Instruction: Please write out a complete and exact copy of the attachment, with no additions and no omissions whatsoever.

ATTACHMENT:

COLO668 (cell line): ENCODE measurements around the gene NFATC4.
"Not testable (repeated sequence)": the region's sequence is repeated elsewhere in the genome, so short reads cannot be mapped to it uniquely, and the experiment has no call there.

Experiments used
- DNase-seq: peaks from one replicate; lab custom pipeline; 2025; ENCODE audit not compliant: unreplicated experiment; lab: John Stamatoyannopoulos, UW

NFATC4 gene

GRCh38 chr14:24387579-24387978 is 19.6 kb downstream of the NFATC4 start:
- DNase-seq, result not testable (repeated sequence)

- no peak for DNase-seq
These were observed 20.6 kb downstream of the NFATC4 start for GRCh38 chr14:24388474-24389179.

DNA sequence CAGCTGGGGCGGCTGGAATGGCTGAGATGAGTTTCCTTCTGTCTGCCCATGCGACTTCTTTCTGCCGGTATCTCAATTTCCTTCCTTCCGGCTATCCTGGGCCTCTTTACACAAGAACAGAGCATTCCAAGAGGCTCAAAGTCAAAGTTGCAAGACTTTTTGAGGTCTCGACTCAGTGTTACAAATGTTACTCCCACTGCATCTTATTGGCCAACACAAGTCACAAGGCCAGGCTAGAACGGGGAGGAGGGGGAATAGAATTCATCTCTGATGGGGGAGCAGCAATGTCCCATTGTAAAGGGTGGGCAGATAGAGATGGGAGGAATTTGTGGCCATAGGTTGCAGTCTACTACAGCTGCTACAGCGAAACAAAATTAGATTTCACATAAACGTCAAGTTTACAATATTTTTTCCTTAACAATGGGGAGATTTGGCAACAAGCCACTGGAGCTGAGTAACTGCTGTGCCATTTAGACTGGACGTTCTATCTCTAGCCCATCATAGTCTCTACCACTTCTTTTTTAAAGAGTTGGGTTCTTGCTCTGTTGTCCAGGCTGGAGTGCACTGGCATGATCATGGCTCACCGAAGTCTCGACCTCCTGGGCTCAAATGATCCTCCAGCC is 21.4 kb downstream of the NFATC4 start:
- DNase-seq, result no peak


COLO668 (cell line): ENCODE measurements around the gene NFATC4.
"Not testable (repeated sequence)": the region's sequence is repeated elsewhere in the genome, so short reads cannot be mapped to it uniquely, and the experiment has no call there.

Experiments used
- DNase-seq: peaks from one replicate; lab custom pipeline; 2025; ENCODE audit not compliant: unreplicated experiment; lab: John Stamatoyannopoulos, UW

NFATC4 gene

GRCh38 chr14:24387579-24387978 is 19.6 kb downstream of the NFATC4 start:
- DNase-seq, result not testable (repeated sequence)

- no peak for DNase-seq
These were observed 20.6 kb downstream of the NFATC4 start for GRCh38 chr14:24388474-24389179.

DNA sequence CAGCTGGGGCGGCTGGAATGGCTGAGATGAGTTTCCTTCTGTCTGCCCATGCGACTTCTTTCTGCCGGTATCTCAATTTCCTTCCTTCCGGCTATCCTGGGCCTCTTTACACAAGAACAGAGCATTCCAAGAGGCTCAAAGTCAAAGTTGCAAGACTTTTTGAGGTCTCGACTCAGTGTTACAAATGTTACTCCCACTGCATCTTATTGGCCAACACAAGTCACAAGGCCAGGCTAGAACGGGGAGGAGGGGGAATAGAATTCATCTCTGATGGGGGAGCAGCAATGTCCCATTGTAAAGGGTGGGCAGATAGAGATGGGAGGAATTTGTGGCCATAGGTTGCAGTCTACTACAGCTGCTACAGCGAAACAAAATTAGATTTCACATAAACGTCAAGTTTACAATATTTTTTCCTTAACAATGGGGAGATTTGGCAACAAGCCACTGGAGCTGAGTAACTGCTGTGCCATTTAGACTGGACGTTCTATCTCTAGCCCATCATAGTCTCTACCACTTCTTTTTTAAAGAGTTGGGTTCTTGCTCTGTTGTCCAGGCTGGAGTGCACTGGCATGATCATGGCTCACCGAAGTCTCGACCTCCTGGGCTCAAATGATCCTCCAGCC is 21.4 kb downstream of the NFATC4 start:
- DNase-seq, result no peak